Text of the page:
Thursday , May 24 2018
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The death of the Bitcoin coder

Summary:
One of the few ideas in literary theory that made its way across the chasm that separates me from it is the notion of the ‘death of the author’.  By analogy with the original idea, with no more than a cursory link to the Wikipedia entry and disregarding Barthes and subsequent scholarship as irrelevant, I will take this to refer to the observation that whatever the intentions of the author in writing a text, the effective meaning and substance of it is in how it presents itself to the mass of readers. We could say the same about Bitcoin and other cryptocurrencies.  ‘What Bitcoin is for’ is a frequent topic of discussion.  This is a difficult question to address conclusively. We could ask ourselves what Satoshi Nakamoto thought Bitcoin was for, and consult as evidence his white paper

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One of the few ideas in literary theory that made its way across the chasm that separates me from it is the notion of the ‘death of the author’.  By analogy with the original idea, with no more than a cursory link to the Wikipedia entry and disregarding Barthes and subsequent scholarship as irrelevant, I will take this to refer to the observation that whatever the intentions of the author in writing a text, the effective meaning and substance of it is in how it presents itself to the mass of readers.

We could say the same about Bitcoin and other cryptocurrencies.  ‘What Bitcoin is for’ is a frequent topic of discussion.  This is a difficult question to address conclusively.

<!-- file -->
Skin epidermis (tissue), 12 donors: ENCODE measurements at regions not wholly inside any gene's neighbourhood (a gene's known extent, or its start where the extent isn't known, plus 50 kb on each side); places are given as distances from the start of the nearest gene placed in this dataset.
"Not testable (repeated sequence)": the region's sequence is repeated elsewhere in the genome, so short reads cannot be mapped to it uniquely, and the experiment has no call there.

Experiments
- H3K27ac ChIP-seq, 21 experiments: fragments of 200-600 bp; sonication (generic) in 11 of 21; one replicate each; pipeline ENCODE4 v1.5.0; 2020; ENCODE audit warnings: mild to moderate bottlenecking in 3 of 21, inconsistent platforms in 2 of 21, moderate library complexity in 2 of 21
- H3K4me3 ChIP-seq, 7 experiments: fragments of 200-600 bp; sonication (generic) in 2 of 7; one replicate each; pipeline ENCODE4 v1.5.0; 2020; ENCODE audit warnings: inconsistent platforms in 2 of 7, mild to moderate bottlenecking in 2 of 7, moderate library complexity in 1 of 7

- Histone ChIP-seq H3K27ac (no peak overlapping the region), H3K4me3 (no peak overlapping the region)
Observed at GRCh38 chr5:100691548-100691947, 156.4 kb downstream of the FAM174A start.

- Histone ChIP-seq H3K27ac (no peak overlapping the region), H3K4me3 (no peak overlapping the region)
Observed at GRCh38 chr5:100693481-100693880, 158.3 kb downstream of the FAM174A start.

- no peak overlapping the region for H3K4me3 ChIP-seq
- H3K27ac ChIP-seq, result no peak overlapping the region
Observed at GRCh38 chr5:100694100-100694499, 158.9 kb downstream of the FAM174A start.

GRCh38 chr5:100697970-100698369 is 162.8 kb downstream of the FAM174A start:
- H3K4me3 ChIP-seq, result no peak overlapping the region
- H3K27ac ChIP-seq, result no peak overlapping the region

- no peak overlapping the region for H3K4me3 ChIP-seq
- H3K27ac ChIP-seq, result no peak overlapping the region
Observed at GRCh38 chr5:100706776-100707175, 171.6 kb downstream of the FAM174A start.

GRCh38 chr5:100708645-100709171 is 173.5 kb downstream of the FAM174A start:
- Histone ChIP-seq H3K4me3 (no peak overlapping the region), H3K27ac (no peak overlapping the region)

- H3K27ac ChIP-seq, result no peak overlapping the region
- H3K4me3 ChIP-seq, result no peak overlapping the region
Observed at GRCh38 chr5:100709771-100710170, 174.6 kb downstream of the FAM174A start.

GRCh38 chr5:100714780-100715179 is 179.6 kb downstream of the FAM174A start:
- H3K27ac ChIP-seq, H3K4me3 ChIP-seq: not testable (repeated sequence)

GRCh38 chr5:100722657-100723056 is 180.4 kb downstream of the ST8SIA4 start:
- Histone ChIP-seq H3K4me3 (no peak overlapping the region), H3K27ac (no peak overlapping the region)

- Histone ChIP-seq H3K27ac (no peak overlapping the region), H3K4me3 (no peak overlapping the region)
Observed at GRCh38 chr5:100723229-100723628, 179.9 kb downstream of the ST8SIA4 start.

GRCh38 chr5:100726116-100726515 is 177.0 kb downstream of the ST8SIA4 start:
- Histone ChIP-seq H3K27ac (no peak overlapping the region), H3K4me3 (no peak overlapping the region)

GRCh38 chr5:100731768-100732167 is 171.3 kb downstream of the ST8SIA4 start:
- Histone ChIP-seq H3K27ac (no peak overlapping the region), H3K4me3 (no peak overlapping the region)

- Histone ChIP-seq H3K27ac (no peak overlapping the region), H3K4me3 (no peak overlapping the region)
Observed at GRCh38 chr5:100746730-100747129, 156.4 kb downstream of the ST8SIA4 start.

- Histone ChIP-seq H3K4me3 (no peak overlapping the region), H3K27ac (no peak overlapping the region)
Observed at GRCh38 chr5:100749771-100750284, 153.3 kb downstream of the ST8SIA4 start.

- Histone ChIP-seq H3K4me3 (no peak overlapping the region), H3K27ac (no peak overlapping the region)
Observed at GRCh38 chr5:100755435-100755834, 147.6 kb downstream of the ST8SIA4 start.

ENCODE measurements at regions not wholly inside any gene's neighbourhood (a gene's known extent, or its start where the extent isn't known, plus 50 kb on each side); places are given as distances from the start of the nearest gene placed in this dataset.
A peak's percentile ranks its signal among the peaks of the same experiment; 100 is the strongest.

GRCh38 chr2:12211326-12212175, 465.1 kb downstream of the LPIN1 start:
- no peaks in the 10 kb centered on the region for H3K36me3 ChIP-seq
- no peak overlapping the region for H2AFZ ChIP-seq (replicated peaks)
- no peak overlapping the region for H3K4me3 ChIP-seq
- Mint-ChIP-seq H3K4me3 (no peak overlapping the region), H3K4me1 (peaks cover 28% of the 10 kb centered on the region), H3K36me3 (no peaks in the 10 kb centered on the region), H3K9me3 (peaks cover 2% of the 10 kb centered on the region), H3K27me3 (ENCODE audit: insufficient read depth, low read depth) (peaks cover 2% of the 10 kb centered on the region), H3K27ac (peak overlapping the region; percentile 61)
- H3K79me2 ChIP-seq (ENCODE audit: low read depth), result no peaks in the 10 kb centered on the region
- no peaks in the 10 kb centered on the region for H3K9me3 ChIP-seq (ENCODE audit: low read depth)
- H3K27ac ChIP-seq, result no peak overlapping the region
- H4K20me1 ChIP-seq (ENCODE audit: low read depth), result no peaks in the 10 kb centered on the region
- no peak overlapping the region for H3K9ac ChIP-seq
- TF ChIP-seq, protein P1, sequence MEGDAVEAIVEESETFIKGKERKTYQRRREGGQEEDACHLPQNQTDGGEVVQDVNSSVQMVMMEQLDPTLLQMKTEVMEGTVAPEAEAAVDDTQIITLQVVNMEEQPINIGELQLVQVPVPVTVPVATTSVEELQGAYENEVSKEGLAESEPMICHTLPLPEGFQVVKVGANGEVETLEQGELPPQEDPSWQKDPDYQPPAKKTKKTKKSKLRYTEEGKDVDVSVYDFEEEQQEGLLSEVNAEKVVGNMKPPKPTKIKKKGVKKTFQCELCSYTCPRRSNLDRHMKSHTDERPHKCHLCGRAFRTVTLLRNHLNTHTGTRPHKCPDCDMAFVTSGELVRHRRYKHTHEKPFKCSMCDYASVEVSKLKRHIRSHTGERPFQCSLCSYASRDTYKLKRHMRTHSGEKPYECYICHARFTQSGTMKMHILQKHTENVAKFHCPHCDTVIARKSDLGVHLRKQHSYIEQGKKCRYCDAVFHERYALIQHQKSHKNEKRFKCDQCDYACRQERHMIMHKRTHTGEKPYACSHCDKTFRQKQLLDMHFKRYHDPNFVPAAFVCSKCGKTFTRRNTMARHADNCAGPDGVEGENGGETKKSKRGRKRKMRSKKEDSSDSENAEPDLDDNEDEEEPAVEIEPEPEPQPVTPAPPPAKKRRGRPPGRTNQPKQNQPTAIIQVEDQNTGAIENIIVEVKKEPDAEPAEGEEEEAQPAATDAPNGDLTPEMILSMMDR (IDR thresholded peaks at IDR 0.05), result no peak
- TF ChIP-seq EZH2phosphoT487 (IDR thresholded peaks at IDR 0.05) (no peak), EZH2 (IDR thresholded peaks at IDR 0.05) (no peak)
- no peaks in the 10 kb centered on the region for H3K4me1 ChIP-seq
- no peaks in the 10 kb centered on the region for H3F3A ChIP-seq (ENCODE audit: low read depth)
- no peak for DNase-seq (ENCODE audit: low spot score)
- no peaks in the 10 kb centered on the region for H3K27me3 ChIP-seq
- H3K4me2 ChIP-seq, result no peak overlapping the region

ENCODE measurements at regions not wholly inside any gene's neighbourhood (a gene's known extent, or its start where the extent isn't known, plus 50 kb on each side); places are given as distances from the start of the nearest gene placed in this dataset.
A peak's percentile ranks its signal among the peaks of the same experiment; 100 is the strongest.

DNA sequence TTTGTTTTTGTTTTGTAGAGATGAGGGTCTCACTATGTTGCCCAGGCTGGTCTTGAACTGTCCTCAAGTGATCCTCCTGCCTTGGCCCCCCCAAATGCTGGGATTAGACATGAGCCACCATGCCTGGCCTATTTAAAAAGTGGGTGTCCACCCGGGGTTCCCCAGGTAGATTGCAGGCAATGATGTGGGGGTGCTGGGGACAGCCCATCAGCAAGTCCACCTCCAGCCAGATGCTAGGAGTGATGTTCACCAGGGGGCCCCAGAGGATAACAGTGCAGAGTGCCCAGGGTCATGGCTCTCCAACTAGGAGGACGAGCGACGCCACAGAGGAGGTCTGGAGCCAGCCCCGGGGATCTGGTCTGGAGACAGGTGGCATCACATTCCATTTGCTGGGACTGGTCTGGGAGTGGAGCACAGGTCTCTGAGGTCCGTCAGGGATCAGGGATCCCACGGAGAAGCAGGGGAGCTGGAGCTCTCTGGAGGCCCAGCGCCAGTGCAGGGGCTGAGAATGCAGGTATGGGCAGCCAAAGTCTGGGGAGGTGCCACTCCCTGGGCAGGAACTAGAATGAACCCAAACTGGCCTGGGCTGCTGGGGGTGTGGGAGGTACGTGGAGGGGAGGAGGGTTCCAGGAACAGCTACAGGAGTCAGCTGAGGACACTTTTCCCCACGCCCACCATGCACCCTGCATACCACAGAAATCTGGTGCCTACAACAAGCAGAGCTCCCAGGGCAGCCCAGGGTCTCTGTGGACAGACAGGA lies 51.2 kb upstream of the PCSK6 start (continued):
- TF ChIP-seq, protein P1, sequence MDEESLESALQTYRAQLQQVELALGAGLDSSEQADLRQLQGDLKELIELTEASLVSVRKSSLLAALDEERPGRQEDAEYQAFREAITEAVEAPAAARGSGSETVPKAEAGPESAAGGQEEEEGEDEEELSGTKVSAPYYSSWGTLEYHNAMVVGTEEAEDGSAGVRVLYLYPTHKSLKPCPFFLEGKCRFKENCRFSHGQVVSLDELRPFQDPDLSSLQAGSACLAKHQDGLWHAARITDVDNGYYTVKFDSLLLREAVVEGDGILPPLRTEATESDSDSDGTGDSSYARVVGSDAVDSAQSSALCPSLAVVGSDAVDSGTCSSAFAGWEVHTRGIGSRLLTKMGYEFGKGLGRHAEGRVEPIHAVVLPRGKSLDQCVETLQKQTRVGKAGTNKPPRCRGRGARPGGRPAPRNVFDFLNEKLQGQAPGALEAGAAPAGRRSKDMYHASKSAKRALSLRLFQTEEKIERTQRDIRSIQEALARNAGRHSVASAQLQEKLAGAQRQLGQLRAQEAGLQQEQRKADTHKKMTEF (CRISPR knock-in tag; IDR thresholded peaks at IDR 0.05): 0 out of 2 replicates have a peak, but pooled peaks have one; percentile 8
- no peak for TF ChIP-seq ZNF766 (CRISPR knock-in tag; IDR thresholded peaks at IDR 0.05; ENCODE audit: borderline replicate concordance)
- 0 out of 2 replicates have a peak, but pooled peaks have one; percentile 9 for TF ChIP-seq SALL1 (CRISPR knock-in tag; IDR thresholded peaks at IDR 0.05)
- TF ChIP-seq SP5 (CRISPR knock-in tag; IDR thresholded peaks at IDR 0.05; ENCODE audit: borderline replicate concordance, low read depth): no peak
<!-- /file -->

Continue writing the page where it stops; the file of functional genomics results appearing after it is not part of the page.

We could ask ourselves what Satoshi Nakamoto thought Bitcoin was for, and consult as evidence his white paper on Bitcoin.  But once Bitcoin code was written and operationalised, and the protocols evolved, what he thought it was for is less relevant.  Nakamoto cannot control what Bitcoin is for now, any more than the workers at Los Alamos could dictate what nuclear weapons were ‘for’ once the recipe was known more widely.

From the perspective of miners and many holders, it may be nothing more than an opportunity to make money out of those willing to part with something of real worth.

For some users it is no doubt an instrument to facilitate crime.  For others participants Bitcoin maybe a political or intellectual hobby taking a kind of material form.  The subject in my experience tends to draw to it futurologists, techno-optimists and anti-state libertarians like moths to a lamp.  What Bitcoin is for is in that sense subjective, will differ from person to person, and over time.

By the same token, [excuse the pun], the fact that Bitcoin has not fulfilled many of purposes projected onto it by its original enthusiasts does not negate the fact that those intentions were sincerely held, and that they remain latent possibilities.

Bitcoin may yet turn into a currency, or tame the characteristics of existing currencies;  its distributed ledger technology may yet disintermediate some of the thing its fans hope it will.  The tens of millions being spent by existing large financial intermediaries – an irony probably not foreseen by Nakamoto or the originalists – may yet unearth something that Bitcoin indeed will be for.

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Tony Yates
Economist. Consulting, lecturing, a book. Ex Prof at Bham, Ex BoE staffer. Macro, policy, monetary econ, occasional nonsense.

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